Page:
Iran’s deputy nuclear chief denies that Arak reactor was sealed
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Iran’s deputy nuclear chief denies that Arak reactor was sealed

Ali Asghar Zarean says deal in the works for China to modify site, but technicians have not begun dismantling core

Iran's heavy-water nuclear facility is backdropped by mountains near the central city of Arak, Iran, on January 15, 2011. (AP/ISNA, Hamid Foroutan, File)
Iran's heavy-water nuclear facility is backdropped by mountains near the central city of Arak, Iran, on January 15, 2011. (AP/ISNA, Hamid Foroutan, File)

TEHRAN, Iran — Iran’s deputy nuclear chief is denying a report that technicians have dismantled the core of the country’s nearly finished heavy water reactor and filled it with concrete as part of Tehran’s obligations under the nuclear deal with the West.

Ali Asghar Zarean, in remarks to state TV Tuesday, dismissed the report by the Fars news agency from the previous day. He says Iran will sign an agreement with China to modify the Arak reactor, a deal that is expected next week.

Under the nuclear agreement, Iran must redesign the Arak reactor so it can’t produce plutonium for nuclear weapons. Zarean says once modifications are done and Arak goes online, Iran hopes to export excess heavy water produced there to the US through a third country, for use in research.

On Monday, the official Fars news agency quoted Iran Atomic Energy Organization spokesman Behrouz Kamalvandi saying that work to dismantle the Arak reactor would be complete in about a week.

“We have almost completed all undertakings based on the Joint Comprehensive Plan of Action and no job has remained,” Kamalvandi reportedly said. He added that remaining work “can be carried out in less than 7 days.”

Another source told Fars that the central component of the reactor was removed.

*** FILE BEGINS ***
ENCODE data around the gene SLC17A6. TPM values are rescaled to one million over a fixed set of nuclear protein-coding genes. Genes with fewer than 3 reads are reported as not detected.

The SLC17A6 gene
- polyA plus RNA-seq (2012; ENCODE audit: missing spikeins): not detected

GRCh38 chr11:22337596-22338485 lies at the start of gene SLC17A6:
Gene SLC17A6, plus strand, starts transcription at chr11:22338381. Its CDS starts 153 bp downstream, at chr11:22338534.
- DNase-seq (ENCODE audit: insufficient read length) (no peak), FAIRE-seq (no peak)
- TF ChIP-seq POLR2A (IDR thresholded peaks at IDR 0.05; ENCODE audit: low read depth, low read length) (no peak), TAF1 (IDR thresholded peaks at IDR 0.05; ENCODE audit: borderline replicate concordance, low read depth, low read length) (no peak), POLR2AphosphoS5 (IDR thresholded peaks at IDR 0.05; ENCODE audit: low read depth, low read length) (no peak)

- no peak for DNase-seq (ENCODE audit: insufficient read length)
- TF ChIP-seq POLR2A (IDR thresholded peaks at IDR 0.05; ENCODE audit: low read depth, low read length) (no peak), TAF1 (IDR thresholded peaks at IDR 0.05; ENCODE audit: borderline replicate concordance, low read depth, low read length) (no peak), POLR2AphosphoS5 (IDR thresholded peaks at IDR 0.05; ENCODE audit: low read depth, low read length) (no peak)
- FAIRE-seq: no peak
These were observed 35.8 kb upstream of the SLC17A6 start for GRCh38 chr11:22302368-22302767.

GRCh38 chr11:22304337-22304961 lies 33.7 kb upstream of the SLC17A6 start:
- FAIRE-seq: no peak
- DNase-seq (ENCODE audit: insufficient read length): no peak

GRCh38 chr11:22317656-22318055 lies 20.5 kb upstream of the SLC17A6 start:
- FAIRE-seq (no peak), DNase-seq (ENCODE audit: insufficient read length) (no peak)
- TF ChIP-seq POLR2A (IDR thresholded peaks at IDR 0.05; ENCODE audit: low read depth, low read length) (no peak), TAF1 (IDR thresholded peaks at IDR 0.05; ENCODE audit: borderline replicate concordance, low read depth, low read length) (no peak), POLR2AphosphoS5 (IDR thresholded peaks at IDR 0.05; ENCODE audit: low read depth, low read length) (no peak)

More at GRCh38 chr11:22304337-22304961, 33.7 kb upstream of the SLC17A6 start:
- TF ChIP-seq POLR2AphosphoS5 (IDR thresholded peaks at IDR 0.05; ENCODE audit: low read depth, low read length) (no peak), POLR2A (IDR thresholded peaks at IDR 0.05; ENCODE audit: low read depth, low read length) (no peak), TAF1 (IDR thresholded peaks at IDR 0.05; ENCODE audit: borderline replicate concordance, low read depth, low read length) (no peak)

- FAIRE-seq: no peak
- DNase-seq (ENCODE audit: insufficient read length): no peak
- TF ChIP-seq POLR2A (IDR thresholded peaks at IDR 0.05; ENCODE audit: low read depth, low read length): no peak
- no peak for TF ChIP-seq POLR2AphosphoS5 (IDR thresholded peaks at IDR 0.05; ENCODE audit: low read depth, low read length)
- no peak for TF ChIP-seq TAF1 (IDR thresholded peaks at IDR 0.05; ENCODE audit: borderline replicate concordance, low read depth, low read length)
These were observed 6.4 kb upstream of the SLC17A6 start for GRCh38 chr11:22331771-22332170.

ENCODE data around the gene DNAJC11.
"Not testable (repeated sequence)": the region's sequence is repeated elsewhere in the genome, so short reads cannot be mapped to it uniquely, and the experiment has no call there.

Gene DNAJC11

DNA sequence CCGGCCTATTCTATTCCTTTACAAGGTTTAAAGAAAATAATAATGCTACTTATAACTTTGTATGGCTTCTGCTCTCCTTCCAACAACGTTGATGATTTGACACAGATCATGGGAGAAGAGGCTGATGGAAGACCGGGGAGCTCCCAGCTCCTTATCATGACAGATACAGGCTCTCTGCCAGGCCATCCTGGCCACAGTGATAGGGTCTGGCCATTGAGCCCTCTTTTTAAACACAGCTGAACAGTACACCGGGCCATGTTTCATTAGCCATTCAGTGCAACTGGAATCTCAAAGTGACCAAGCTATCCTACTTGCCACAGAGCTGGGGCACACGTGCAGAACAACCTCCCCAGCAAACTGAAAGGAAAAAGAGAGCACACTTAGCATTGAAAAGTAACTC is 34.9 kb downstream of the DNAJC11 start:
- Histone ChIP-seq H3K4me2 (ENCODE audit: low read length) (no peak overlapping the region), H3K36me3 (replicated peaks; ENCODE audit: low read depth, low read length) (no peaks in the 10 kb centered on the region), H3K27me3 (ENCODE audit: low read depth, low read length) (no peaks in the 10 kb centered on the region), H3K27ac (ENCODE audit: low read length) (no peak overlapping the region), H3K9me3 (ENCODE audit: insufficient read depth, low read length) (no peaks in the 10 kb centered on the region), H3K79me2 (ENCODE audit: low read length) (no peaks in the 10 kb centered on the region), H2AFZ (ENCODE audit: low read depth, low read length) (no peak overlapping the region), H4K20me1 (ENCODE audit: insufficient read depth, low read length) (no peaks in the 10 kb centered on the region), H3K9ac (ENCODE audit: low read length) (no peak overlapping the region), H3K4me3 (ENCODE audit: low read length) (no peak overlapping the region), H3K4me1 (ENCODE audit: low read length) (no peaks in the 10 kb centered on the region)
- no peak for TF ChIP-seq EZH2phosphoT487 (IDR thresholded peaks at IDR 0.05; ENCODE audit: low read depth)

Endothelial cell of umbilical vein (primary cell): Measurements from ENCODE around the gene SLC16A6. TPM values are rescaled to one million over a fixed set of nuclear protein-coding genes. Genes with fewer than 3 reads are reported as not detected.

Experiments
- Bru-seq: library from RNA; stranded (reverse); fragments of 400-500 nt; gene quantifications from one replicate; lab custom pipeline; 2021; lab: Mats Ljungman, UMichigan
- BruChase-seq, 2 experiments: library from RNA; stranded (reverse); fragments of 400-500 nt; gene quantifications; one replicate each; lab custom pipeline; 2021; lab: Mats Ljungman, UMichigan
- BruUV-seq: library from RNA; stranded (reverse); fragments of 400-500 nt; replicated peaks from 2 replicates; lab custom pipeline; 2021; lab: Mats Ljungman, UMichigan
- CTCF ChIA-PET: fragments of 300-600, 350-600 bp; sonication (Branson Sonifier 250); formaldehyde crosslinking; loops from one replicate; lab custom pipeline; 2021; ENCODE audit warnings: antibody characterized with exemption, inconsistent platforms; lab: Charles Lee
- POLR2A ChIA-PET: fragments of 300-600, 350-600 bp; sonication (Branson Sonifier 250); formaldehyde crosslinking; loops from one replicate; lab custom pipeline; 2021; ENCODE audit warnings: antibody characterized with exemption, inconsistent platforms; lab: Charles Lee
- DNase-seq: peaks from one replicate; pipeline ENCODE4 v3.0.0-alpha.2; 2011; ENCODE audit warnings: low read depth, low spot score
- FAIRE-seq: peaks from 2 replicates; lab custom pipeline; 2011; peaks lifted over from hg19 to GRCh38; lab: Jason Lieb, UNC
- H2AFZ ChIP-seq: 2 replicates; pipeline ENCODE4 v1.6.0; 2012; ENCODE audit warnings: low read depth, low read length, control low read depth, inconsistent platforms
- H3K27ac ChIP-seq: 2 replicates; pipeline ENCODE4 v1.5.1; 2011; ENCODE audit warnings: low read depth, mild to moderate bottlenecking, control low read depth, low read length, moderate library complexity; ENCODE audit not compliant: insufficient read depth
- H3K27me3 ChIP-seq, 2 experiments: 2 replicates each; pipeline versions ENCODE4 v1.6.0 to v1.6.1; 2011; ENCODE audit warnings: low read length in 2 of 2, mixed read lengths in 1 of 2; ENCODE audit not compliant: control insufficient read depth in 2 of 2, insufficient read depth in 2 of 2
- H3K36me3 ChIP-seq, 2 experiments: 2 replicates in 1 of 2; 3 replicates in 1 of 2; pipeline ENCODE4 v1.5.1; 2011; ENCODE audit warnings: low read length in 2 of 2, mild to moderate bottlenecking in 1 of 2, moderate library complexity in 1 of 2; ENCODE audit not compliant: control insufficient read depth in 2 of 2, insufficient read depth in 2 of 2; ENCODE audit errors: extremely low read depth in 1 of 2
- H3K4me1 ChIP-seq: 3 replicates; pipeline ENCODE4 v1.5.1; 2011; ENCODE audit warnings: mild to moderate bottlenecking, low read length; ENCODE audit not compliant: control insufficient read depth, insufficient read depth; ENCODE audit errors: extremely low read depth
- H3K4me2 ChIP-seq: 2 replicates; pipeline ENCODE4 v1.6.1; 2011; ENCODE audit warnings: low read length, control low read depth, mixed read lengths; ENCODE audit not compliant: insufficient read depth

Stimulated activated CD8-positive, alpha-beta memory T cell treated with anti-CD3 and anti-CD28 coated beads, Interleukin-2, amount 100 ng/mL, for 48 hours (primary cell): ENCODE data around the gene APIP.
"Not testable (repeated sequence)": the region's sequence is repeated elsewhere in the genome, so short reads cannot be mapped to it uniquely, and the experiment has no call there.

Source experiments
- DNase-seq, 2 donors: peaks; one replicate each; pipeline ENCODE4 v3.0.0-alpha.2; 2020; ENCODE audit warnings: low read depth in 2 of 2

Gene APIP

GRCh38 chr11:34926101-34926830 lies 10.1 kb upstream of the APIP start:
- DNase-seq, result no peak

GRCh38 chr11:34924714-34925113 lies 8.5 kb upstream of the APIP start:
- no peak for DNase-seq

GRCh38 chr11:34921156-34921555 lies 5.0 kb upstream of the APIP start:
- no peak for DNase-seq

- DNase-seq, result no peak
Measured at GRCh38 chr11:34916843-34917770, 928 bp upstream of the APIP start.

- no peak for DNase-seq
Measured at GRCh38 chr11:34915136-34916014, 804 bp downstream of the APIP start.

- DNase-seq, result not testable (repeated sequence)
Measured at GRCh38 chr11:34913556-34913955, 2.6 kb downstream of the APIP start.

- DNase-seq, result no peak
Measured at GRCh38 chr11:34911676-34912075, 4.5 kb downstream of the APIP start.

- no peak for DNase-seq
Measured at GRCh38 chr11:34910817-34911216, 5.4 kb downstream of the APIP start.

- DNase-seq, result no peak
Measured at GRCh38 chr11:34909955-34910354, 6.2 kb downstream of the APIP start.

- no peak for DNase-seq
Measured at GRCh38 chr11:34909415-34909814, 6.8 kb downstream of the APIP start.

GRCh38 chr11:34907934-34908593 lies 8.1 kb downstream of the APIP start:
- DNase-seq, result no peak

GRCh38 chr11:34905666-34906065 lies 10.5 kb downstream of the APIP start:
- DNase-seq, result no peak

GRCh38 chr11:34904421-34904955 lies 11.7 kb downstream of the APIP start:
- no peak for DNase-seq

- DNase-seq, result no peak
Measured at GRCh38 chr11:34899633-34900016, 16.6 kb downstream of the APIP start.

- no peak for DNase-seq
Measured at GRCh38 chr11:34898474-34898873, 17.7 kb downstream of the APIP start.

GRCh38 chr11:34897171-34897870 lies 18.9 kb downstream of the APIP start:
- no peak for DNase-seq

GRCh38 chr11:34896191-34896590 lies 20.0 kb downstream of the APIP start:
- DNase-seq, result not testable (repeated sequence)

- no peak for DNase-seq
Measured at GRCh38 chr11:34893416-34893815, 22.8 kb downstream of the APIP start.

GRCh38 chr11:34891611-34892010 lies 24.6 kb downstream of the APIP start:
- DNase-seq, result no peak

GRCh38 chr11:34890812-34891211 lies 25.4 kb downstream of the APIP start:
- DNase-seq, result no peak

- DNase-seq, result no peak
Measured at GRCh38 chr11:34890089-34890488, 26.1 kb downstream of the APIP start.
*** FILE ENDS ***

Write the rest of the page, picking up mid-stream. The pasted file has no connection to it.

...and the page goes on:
“The heart of Arak Heavy Water Reactor was taken out today,” the source said. “The operation was accomplished today and the core has been filled with cement.”

US State Department spokesperson John Kirby said he could not confirm the report that the reactor’s core had been sealed off.

Tehran is also required to curb the number of centrifuges it runs and send abroad its existing stockpiles of enriched uranium. In exchange, world powers were to lift punishing sanctions that have crippled the Islamic Republic’s economy for a decade.

European Union foreign policy chief Federica Mogherini said Monday she expected sanctions against Iran to be lifted soon.

Speaking to reporters in Prague Monday, Mogherini said there was no date set yet but that “the implementation of the agreement is proceeding well.”

Mogherini said it was necessary that all agreed-upon steps be “properly done,” including the work of the International Atomic Energy Agency. But after consulting recently the foreign ministers of Iran and the United States, she believed “things are going well” and the sanctions might be lifted “rather soon.”

Iran has always denied seeking nuclear arms, though an International Atomic Energy Agency report released last year found that Tehran did do work toward nuclear weapons until 2003 and continued some activities until 2009. Though Jerusalem said the report was proof of Iran’s ill intentions, Western officials said it gave them the go-ahead to forge ahead with the nuclear deal.

The International Atomic Energy Agency is set to issue a final report on Iranian compliance with the deal Iran signed with the so-called P5+1 powers — the US, Britain, France, Russia, China and Germany. In its review, the IAEA will include details of the Arak reactor shutdown.

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